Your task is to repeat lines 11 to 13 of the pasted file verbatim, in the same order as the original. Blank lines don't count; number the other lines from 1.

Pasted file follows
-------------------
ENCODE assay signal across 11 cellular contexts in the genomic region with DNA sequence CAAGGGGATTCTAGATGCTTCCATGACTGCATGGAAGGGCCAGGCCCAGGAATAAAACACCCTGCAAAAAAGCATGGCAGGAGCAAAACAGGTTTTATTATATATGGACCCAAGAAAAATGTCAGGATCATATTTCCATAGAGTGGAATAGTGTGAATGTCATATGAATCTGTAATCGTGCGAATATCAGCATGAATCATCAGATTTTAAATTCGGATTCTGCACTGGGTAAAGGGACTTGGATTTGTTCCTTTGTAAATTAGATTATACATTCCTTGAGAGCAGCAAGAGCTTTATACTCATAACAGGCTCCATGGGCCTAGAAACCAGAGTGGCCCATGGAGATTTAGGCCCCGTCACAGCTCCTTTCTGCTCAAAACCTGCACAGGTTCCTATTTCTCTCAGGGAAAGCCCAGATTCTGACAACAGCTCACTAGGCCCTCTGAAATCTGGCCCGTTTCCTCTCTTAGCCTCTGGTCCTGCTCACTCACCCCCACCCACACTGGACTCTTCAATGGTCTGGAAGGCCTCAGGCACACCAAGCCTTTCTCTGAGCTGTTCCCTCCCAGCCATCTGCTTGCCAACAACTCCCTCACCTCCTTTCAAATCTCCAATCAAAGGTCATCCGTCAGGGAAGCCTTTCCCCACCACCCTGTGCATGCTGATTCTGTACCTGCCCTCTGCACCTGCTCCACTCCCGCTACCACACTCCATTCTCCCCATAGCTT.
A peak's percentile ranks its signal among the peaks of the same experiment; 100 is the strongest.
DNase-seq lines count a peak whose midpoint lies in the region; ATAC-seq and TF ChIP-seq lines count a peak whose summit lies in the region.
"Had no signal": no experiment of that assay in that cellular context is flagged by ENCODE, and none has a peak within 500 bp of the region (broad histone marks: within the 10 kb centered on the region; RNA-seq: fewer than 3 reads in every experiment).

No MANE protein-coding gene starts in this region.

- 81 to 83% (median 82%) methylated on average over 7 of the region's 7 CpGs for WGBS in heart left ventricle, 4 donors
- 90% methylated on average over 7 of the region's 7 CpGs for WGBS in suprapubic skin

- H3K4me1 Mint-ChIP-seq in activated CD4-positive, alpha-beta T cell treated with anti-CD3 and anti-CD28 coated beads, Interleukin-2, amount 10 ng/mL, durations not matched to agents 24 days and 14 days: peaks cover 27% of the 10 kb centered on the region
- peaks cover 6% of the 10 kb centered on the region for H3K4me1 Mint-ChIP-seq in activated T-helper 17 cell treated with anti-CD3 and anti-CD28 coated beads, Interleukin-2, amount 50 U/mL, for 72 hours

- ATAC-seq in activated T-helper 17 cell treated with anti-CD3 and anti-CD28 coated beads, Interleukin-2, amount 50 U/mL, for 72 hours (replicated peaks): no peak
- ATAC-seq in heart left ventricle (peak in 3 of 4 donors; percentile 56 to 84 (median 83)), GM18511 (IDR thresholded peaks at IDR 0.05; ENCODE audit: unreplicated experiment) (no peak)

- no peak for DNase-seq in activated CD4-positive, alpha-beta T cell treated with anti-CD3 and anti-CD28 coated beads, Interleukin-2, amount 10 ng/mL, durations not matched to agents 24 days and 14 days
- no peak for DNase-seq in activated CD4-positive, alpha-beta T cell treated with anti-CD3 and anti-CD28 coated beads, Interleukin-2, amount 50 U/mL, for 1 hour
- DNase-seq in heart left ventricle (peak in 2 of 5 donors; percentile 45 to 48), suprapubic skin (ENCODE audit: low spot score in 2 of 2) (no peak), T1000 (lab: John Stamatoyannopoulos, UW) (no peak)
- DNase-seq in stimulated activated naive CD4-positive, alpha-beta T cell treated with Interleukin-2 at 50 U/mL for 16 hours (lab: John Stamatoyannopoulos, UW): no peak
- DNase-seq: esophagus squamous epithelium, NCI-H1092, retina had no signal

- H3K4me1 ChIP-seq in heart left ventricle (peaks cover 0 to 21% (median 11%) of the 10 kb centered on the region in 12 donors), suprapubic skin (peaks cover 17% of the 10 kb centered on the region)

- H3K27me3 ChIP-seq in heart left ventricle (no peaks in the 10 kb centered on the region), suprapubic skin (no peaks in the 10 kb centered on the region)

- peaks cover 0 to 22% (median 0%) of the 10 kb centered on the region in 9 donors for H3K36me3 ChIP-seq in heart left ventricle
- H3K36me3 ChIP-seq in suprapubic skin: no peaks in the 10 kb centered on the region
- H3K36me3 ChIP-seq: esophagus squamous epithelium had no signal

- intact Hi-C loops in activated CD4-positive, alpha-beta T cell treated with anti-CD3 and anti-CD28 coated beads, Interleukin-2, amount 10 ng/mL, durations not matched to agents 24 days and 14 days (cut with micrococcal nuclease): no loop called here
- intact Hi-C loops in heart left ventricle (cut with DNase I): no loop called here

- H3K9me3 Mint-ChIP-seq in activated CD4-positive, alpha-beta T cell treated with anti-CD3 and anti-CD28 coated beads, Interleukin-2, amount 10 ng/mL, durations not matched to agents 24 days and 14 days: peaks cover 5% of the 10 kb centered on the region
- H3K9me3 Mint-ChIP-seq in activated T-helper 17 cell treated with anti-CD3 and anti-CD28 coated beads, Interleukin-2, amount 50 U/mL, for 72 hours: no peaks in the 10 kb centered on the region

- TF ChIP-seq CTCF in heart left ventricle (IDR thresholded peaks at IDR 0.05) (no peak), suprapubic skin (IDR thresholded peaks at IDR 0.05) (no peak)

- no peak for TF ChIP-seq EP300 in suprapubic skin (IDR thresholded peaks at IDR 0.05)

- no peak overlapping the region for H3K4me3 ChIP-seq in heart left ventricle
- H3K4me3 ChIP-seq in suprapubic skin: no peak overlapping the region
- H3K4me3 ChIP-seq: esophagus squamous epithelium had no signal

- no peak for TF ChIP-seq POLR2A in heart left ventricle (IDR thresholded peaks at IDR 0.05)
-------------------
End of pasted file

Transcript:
- ATAC-seq in heart left ventricle (peak in 3 of 4 donors; percentile 56 to 84 (median 83)), GM18511 (IDR thresholded peaks at IDR 0.05; ENCODE audit: unreplicated experiment) (no peak)

- no peak for DNase-seq in activated CD4-positive, alpha-beta T cell treated with anti-CD3 and anti-CD28 coated beads, Interleukin-2, amount 10 ng/mL, durations not matched to agents 24 days and 14 days
- no peak for DNase-seq in activated CD4-positive, alpha-beta T cell treated with anti-CD3 and anti-CD28 coated beads, Interleukin-2, amount 50 U/mL, for 1 hour